What's your idea of lot's of Zone 2? Hour wise? % of total hours a week?

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    I certainly wouldnt do lots of Z2 on a sub 12h training regime. And I wouldnt confine myself to the oh-so-preached SST and threshold model either.

    Depends on your experience, events, goals.

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    Quote Originally Posted by scottz123 View Post
    What's your idea of lot's of Zone 2? Hour wise? % of total hours a week?
    For my Base 1 breaks down to : 6-7 hrs/wk of Zone 2, 3-4 hrs/wk of Zone 3, ~2 hrs/wk of Zone 4, 30 min/wk of Zone 5, 15 min/wk of Zone 6, and 10 min/wk of Zone 7
    Yes, I do more than just Zone 2, and the Zone 3/Zone4 stuff comes mostly from sweet spot training.

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    Quote Originally Posted by Devincicx View Post
    I certainly wouldnt do lots of Z2 on a sub 12h training regime. And I wouldnt confine myself to the oh-so-preached SST and threshold model either.

    Depends on your experience, events, goals.
    Dr. Stephen Cheung, Ph.D. co-author with Hunter Allen on recent book "Cutting Edge Cycling" has an article on Pez Cyling about intensity in 'non-competitive season'.

    "By no means is any of this suggesting that you toss out aerobic training and simply do VO2max efforts every ride throughout the non-competition season! The main conclusion from Paton and Hopkins’s review (1) should be that there is potential benefit from SMALL amounts of high-intensity efforts supplementing the aerobic training." Dr. Stephen Cheung, Ph.D.

    Off-Season Training: The Need for Intensity?

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    Quote Originally Posted by 2fst4u View Post
    . My hope is that my FTP wouldn't go down throughout the winter but at the least maintain.
    Quote by Dr. Stephen Cheung, Ph.D., I realize that he is talking about sprinting.

    "the effort required to sprint at, for example, 1000 W, is very specific in terms of metabolic and neuromuscular demands. If you spend 6 months not stimulating and forcing your body to this level of effort, you will “detrain” from being able to handle this effort, and will spend a lot of time and effort building back up to this level. In contrast, just a small amount of stimulus may be enough to maintain these gains throughout the non-competitive season, allowing you to build and progress year-to-year."

    Off-Season Training: The Need for Intensity?

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    Quote Originally Posted by mooddude View Post
    I would make sure your legs and heart are ready for it. When I come back after taking a break from training I do about a day of tempo work for an hour or two than a day of Endurance work for 2-3 hours. Than on the third day I do a FTP test - making sure I do a great warm up (10 minutes of high RPM reps, 5 min hard effort) than do the 20 min time trail. Like Ponch said, take 95% of your average power for the 20 min and that is what sets up your training zones.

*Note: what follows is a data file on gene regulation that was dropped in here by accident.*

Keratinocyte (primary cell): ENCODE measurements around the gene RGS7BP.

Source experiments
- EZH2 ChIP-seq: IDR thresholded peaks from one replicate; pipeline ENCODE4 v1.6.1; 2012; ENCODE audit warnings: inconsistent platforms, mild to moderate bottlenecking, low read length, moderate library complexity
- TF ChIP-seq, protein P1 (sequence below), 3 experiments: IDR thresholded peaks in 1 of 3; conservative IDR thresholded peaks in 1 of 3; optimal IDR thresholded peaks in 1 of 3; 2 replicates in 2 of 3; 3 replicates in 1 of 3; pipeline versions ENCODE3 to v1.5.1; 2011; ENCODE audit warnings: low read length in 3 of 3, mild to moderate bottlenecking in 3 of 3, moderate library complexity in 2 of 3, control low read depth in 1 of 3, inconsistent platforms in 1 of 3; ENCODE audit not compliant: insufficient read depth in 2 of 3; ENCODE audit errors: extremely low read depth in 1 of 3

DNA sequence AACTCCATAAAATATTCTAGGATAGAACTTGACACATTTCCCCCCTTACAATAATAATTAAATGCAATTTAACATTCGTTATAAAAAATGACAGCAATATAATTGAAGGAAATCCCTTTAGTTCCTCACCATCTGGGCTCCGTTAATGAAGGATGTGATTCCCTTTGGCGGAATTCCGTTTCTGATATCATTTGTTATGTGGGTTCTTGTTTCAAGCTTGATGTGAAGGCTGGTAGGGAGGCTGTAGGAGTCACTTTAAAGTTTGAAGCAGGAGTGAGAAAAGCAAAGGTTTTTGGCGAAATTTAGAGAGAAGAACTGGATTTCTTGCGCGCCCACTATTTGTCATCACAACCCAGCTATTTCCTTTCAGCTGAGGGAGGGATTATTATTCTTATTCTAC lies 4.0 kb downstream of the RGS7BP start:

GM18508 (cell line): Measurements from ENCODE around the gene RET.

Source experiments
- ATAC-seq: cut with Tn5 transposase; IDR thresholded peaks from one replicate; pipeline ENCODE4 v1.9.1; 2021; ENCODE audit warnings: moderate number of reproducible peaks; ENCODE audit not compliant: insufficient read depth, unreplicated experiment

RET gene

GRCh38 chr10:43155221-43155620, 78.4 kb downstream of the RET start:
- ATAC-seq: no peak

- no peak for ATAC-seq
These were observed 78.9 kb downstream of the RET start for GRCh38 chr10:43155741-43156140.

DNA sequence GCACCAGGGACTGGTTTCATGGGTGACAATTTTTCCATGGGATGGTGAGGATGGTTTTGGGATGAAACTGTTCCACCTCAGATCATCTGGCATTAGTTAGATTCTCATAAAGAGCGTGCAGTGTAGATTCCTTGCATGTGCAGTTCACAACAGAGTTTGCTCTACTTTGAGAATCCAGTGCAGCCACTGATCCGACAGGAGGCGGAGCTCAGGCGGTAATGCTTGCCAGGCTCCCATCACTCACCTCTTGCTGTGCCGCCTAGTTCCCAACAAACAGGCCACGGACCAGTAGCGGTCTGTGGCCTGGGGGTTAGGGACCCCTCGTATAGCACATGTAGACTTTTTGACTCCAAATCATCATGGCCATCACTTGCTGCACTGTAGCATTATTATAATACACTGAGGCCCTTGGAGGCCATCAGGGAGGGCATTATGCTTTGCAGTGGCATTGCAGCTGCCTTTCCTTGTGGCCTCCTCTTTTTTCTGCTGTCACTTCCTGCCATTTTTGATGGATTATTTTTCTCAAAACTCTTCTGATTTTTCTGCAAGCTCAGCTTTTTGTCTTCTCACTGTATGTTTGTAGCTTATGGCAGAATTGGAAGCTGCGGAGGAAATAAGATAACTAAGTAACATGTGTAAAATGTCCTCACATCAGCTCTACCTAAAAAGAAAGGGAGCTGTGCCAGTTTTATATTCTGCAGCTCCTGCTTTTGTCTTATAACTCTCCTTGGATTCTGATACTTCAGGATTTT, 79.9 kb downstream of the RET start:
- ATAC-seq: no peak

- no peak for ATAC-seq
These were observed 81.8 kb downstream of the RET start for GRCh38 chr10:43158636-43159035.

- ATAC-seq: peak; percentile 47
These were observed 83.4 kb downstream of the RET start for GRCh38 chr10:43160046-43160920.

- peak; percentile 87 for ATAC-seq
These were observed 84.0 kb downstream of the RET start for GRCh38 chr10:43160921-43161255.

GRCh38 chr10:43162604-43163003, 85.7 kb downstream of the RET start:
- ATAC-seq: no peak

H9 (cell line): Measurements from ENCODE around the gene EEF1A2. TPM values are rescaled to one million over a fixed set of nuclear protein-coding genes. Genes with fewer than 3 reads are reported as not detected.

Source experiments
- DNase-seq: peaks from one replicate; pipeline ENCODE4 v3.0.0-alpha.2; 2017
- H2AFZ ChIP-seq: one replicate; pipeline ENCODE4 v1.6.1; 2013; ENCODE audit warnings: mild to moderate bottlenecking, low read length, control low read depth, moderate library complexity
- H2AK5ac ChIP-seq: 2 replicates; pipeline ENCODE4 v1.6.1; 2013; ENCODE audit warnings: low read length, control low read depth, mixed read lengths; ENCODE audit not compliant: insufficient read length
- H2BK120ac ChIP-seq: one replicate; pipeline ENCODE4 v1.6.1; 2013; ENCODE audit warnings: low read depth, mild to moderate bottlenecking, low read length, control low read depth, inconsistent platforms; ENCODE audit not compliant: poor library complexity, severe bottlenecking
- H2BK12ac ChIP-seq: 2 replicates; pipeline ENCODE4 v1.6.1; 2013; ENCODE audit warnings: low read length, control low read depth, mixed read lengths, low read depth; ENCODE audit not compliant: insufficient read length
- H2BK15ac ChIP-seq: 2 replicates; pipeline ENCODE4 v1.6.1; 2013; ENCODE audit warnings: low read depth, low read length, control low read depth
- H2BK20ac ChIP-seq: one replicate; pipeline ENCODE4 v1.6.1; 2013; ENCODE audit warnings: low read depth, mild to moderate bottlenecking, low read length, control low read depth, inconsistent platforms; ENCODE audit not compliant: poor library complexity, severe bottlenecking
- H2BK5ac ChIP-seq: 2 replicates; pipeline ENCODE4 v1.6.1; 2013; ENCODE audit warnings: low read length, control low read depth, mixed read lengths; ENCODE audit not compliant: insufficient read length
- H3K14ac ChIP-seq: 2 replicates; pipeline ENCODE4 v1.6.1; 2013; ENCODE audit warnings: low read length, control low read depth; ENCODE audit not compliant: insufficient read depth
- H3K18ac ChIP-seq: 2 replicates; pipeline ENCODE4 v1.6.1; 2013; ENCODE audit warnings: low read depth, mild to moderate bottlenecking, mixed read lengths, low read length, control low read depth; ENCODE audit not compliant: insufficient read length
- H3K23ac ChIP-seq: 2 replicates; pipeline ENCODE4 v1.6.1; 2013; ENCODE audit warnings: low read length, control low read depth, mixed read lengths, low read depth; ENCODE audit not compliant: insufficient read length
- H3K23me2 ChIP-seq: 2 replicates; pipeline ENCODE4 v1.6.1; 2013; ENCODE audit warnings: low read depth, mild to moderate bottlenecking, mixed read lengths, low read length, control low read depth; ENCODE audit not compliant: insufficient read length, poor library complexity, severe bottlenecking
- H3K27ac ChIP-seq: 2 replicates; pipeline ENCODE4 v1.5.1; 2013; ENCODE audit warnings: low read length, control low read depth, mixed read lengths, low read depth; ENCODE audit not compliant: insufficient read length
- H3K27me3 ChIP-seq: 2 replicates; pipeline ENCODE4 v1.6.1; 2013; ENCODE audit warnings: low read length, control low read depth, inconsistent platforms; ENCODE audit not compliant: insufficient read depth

I wouldn't recommend trying to do the test right after a few days off the bike!
    I guess it has been discussed before in other threads, but how accurate is the 20 minute FTP test for setting training zones? I ended up doing two 20 minute tests last week. The first one I was "under the weather" and really started struggling around the 12 minute point. Whatever I was fighting included a fever that broke later that evening. Somehow, I avoided it turning into anything like a cold or flu and bounced back all week long to feeling perfectly normal. I repeated the test 6 days later and pretty much hit my prior FTP numbers (from other years for this point in the base) that I expected to hit the previous weekend but couldn't hold.

    There is probably an element of "getting better" at doing a FTP test just based on the mind and body's ability to endure the darn thing. And with only doing one every blue moon, I always forget what a grunt it can be. That being said, is there a general +/- percentage of accuracy of an FTP test for setting training zones?

    TIA

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    I had a crappy season last year and only got back to training for 2 months now, having back issues for three weeks of January. I have been riding trails in the snow and doing an old 45 minute cyclerobix interval program I have once or twice a week.

    A good season for me is 6 to 8 hours riding a week, and I'm lucky to put in 5 hours a week right now.

    I did an LT test last night just to see where I am and I was a little shocked. After screwing around with my HR monitor for 20 minutes while trying to warm up I finally got sweaty enough and got down to business.

    As recommended by Friel I went for 30 minutes holding back just a hair for the first ten. My HR was ~177 for this period. The middle ten I upped it a bit to ~180, and then went absolutely balls to the wall for the last ten. I was absoulutely dying with 5 minutes left and had to bring my HR down from ~186 to ~183 just to finish. Lucklily my daughter dumped my water bottle on my head at this time. It cooled me down enough that I didn't puke all over the floor.

    I'm only going by my cheapo Timex which doesn't average so I'd say my LT is ~181~182 or so.

    Last time I tested was 3 winters back and I was ~179~180.

    I feel like I pushed harder this time that's for sure.

    My max HR in my 30s was well over 200, and I've certainly seen high 190s many times in my forties.

    I'm trying Carmichaels Time Crunched Cyclist this year, since Friel demands time and comittment I don't have.

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    Quote Originally Posted by BruceBrown View Post
    I guess it has been discussed before in other threads, but how accurate is the 20 minute FTP test for setting training zones?